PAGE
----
Leroux Hamman shows why hard work pays off

Team South Africa will have its full complement of men’s 400 m hurdlers at this year’s Olympic Games in Rio de Janeiro from 5-21 August, and one of them will be UP’s very own Leroux Hamman. The 24-year-old athlete achieved the Olympic qualifying time at UP-Tuks Athletics’ opening of its new athletics track this past June, winning his race with a new personal best of 49.24 s, demolishing his previous only sub-50 run of 49.99 s. For years, Hamman was considered as one of many local 400 m hurdles runners hoping to break the 50 second barrier. According to Hamman, “four hard years of training and devotion” has allowed the UP athlete to initially change his time from 50.99 s to 49.99 s, which was the first indication that Hamman was improving.

Earlier this year when interviewed by Perdeby, the topic of the Olympic time for qualification came up and Hamman said, “As for that Olympic qualifying time, the best way to achieve that is to keep on praying and believing that God will bless me with going to the Olympics. I have been running hurdles for 14 years now, and one of the biggest lessons I have learnt is that you can’t run hurdles without God. So in short, my faith will determine my athletic goals this year.” The athlete made sure to attribute his success to his faith, the role his coach Irma Reyneke played in his breakthrough, and the impact that UP has had in his development. Hamman had nothing but positive remarks about his time at UP, as well as the setup that’s in place for its athletes: “In almost all of the events, UP sits with the best coaches in SA. When an athlete performs, half of the credit is due to the coach. When you know you have the best coach, you believe you are on the right track. With every training session and every gym session, you know they have a plan and are making you faster and better. With so many good coaches in UP, all the athletes have the belief that they can win, which eventually makes you win,” he explained. Hamman has made it clear that he is a man to watch in Rio and has instilled the hope for another potential South African medallist, with perhaps a time under 49 seconds.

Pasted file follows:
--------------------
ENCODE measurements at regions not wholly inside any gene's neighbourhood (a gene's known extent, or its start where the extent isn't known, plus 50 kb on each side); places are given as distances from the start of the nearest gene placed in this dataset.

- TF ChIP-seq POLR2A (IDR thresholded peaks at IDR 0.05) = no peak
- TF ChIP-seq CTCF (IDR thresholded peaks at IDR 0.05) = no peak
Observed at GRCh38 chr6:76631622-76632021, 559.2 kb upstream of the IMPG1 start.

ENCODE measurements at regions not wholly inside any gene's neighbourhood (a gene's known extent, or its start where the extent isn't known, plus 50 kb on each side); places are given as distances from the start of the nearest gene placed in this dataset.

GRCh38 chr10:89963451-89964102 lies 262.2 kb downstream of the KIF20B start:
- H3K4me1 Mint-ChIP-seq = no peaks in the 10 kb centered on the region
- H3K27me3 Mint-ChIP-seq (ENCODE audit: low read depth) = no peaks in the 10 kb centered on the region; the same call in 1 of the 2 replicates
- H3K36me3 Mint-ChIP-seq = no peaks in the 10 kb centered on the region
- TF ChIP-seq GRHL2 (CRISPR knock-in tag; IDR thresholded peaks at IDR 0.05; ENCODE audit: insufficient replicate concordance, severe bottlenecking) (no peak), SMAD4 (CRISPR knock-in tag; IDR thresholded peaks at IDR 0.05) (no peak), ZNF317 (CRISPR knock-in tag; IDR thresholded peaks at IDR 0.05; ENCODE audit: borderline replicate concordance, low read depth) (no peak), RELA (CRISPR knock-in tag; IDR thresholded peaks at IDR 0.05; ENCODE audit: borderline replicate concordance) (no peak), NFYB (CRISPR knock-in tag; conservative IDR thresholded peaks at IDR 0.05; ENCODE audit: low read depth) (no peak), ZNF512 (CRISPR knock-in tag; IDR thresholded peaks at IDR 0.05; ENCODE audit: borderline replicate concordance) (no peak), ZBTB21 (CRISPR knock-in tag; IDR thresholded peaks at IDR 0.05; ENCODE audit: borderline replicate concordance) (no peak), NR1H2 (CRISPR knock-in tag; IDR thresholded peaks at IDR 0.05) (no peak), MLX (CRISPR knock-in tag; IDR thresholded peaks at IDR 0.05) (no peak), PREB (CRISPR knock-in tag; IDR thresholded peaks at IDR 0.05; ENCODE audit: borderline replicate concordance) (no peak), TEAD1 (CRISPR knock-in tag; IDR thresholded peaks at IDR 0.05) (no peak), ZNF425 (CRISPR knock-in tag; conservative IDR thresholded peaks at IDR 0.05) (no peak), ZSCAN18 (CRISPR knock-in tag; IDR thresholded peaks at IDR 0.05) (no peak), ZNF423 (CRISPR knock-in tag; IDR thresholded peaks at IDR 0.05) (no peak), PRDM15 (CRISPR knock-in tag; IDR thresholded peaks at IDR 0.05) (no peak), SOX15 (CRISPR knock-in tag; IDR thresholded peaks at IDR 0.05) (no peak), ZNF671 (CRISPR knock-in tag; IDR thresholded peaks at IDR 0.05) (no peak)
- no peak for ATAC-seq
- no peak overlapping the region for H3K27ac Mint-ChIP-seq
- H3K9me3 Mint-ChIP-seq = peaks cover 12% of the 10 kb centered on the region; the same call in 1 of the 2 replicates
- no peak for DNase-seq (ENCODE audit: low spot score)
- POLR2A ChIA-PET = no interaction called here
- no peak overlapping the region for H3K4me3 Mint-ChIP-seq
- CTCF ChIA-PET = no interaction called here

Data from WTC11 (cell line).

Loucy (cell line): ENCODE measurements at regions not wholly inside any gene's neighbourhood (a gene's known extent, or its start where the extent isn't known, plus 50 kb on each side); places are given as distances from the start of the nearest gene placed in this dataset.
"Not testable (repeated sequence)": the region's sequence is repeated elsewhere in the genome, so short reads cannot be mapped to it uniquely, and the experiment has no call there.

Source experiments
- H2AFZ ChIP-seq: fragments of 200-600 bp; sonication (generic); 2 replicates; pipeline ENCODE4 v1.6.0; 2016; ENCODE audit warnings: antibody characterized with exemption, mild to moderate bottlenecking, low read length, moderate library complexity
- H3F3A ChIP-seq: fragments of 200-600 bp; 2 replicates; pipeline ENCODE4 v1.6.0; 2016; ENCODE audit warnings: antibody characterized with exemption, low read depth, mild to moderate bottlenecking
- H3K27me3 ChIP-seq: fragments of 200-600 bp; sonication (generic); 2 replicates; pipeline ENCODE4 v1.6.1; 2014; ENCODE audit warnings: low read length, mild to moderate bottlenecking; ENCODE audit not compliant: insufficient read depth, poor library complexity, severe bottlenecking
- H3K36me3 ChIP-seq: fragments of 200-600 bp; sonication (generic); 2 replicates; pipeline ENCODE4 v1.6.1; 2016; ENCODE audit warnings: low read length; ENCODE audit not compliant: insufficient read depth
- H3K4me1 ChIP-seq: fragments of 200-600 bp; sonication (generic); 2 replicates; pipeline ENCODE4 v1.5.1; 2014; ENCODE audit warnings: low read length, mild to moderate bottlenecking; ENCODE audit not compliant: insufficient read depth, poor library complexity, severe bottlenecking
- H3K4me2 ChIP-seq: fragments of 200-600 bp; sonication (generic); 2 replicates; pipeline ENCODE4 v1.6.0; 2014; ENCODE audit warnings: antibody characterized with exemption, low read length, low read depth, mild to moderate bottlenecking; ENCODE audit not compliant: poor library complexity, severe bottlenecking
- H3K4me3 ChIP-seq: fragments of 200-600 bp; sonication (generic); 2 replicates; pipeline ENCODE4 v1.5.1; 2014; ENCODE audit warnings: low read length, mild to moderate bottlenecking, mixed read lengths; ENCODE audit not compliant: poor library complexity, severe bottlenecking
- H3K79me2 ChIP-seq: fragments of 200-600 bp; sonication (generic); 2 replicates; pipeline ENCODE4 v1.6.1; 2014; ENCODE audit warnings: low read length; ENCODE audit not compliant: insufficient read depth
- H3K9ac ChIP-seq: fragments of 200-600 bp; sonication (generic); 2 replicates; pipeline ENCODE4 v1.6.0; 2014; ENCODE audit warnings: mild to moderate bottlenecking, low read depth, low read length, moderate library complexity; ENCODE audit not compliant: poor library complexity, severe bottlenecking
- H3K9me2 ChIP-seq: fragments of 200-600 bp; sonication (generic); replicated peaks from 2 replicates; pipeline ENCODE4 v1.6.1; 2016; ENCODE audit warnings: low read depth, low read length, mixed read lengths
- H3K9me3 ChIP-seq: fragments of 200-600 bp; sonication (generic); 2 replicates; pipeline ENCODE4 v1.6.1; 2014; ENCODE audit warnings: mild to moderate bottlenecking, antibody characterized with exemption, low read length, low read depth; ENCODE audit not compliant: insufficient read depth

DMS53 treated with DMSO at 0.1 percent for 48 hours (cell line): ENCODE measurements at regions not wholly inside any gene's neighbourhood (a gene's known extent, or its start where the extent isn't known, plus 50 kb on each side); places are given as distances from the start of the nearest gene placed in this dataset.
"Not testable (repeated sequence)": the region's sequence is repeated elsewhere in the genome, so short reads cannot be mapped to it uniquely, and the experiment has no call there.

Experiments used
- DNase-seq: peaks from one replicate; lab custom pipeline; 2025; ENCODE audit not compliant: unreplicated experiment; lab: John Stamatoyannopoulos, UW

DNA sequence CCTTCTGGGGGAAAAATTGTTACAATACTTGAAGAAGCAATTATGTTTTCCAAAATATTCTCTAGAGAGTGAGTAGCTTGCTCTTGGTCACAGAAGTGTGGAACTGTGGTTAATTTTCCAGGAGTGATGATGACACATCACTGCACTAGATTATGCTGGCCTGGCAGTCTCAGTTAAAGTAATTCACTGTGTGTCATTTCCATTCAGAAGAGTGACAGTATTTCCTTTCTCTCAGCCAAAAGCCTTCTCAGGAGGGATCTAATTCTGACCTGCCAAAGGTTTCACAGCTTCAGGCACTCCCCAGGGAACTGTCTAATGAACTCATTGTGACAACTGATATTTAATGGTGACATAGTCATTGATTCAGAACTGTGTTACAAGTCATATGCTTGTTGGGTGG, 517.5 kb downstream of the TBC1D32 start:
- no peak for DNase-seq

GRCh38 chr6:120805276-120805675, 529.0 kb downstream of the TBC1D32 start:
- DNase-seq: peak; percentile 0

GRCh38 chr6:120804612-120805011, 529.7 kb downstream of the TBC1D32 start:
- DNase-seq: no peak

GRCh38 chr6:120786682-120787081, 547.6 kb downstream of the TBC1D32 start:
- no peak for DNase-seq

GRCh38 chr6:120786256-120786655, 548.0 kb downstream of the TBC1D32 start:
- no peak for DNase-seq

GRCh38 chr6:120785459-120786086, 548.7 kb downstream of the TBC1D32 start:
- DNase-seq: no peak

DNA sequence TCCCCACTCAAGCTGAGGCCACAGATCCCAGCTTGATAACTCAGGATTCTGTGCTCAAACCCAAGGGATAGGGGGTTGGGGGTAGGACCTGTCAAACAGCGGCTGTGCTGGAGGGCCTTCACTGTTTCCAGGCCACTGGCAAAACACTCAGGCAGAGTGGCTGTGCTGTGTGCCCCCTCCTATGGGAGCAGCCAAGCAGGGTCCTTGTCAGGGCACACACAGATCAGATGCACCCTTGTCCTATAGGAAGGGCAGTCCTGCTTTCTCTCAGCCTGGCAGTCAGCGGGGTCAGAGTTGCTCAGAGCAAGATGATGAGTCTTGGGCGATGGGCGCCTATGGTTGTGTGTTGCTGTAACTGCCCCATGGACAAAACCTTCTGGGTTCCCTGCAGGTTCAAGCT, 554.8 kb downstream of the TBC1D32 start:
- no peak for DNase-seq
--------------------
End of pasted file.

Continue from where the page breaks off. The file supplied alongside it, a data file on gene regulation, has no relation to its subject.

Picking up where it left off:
Photo: SASPA

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